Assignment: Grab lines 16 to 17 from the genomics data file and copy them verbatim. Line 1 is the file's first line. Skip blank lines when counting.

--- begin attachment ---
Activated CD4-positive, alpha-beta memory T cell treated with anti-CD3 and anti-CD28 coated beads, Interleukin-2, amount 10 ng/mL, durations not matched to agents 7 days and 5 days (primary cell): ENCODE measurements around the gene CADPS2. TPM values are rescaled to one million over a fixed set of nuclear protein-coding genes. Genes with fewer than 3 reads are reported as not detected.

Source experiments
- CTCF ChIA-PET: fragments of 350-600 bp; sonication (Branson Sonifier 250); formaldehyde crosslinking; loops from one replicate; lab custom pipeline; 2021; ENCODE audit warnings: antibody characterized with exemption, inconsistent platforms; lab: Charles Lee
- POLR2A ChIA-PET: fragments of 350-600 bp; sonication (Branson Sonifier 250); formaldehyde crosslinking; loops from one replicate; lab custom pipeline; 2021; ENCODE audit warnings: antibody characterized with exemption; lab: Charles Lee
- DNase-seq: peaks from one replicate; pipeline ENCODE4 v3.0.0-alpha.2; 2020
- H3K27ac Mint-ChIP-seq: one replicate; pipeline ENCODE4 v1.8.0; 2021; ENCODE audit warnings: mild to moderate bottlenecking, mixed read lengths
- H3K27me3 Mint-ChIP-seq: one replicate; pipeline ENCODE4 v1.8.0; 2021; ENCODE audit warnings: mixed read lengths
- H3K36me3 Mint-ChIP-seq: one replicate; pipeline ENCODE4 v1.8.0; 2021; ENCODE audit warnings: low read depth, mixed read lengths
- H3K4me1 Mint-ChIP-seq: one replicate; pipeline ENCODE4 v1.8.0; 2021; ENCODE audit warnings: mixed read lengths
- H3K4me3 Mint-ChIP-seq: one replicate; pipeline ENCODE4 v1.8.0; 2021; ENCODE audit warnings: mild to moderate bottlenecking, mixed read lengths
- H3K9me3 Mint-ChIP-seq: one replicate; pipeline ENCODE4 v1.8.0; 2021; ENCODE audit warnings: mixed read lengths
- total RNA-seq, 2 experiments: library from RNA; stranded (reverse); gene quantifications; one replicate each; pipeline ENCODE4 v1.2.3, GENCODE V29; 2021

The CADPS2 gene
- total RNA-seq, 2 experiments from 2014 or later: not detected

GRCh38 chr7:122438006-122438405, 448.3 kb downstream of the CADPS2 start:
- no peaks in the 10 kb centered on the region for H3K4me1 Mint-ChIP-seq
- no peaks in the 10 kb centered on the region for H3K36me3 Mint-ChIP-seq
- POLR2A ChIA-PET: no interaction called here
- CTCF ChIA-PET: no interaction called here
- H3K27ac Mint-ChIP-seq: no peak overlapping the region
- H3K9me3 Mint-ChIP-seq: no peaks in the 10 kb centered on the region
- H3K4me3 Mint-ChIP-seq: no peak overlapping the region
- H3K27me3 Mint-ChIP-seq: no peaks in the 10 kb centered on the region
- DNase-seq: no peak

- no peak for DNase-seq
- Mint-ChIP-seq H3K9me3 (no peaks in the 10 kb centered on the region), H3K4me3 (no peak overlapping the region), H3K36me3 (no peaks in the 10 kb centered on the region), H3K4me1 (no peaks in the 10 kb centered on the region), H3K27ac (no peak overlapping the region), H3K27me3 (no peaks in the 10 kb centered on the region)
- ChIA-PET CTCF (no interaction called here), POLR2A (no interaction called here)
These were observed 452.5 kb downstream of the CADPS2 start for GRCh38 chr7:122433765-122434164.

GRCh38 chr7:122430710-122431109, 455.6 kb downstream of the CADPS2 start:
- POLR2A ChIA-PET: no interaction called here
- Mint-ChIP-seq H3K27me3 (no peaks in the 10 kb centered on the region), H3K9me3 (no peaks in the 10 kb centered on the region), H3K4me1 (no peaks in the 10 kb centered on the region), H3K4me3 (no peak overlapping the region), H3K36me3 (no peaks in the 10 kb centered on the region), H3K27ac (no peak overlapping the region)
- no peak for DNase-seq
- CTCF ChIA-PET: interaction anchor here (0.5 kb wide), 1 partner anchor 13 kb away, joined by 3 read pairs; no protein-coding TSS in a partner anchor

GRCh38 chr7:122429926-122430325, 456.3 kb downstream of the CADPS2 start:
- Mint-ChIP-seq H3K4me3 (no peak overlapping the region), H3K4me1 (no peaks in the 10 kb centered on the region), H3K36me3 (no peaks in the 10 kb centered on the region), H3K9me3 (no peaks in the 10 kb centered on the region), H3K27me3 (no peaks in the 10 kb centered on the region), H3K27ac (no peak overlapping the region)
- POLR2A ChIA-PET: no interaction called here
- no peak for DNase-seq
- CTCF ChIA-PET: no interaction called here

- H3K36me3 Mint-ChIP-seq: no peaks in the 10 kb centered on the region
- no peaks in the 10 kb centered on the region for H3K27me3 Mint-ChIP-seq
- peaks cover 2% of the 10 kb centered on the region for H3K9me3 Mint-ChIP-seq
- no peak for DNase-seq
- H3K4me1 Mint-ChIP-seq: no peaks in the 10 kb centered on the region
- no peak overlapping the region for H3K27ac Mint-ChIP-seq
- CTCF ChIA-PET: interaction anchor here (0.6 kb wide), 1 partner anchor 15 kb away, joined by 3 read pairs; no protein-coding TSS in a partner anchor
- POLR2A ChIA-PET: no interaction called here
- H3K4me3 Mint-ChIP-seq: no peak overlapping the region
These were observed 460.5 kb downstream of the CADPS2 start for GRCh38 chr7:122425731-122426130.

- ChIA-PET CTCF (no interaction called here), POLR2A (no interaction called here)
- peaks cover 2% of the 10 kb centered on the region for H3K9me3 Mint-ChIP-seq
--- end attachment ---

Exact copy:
- no peaks in the 10 kb centered on the region for H3K4me1 Mint-ChIP-seq
- no peaks in the 10 kb centered on the region for H3K36me3 Mint-ChIP-seq